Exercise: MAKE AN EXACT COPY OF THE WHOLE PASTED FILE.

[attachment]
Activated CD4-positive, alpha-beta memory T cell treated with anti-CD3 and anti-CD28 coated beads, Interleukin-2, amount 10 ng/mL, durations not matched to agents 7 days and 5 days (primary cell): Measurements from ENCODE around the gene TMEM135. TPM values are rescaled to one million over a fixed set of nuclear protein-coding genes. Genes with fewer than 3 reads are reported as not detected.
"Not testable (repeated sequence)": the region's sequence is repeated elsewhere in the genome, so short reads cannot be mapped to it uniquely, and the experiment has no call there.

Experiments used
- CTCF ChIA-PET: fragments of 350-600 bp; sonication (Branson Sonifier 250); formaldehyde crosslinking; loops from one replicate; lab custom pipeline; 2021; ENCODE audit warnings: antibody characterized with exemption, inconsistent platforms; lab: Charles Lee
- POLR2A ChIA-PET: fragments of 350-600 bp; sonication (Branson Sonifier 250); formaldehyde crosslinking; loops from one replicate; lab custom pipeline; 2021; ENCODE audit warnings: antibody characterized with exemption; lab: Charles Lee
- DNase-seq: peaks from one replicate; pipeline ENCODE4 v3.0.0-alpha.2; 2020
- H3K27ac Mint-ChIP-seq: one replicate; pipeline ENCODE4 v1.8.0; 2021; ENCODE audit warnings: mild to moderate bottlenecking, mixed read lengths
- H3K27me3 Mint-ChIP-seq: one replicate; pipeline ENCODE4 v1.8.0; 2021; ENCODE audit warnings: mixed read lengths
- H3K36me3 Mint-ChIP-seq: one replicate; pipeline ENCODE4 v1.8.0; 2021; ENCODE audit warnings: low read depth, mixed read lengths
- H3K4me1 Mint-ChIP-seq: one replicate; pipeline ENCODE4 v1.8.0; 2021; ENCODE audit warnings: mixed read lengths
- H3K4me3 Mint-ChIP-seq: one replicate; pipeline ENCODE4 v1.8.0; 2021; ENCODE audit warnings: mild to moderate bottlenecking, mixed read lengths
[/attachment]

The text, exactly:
Activated CD4-positive, alpha-beta memory T cell treated with anti-CD3 and anti-CD28 coated beads, Interleukin-2, amount 10 ng/mL, durations not matched to agents 7 days and 5 days (primary cell): Measurements from ENCODE around the gene TMEM135. TPM values are rescaled to one million over a fixed set of nuclear protein-coding genes. Genes with fewer than 3 reads are reported as not detected.
"Not testable (repeated sequence)": the region's sequence is repeated elsewhere in the genome, so short reads cannot be mapped to it uniquely, and the experiment has no call there.

Experiments used
- CTCF ChIA-PET: fragments of 350-600 bp; sonication (Branson Sonifier 250); formaldehyde crosslinking; loops from one replicate; lab custom pipeline; 2021; ENCODE audit warnings: antibody characterized with exemption, inconsistent platforms; lab: Charles Lee
- POLR2A ChIA-PET: fragments of 350-600 bp; sonication (Branson Sonifier 250); formaldehyde crosslinking; loops from one replicate; lab custom pipeline; 2021; ENCODE audit warnings: antibody characterized with exemption; lab: Charles Lee
- DNase-seq: peaks from one replicate; pipeline ENCODE4 v3.0.0-alpha.2; 2020
- H3K27ac Mint-ChIP-seq: one replicate; pipeline ENCODE4 v1.8.0; 2021; ENCODE audit warnings: mild to moderate bottlenecking, mixed read lengths
- H3K27me3 Mint-ChIP-seq: one replicate; pipeline ENCODE4 v1.8.0; 2021; ENCODE audit warnings: mixed read lengths
- H3K36me3 Mint-ChIP-seq: one replicate; pipeline ENCODE4 v1.8.0; 2021; ENCODE audit warnings: low read depth, mixed read lengths
- H3K4me1 Mint-ChIP-seq: one replicate; pipeline ENCODE4 v1.8.0; 2021; ENCODE audit warnings: mixed read lengths
- H3K4me3 Mint-ChIP-seq: one replicate; pipeline ENCODE4 v1.8.0; 2021; ENCODE audit warnings: mild to moderate bottlenecking, mixed read lengths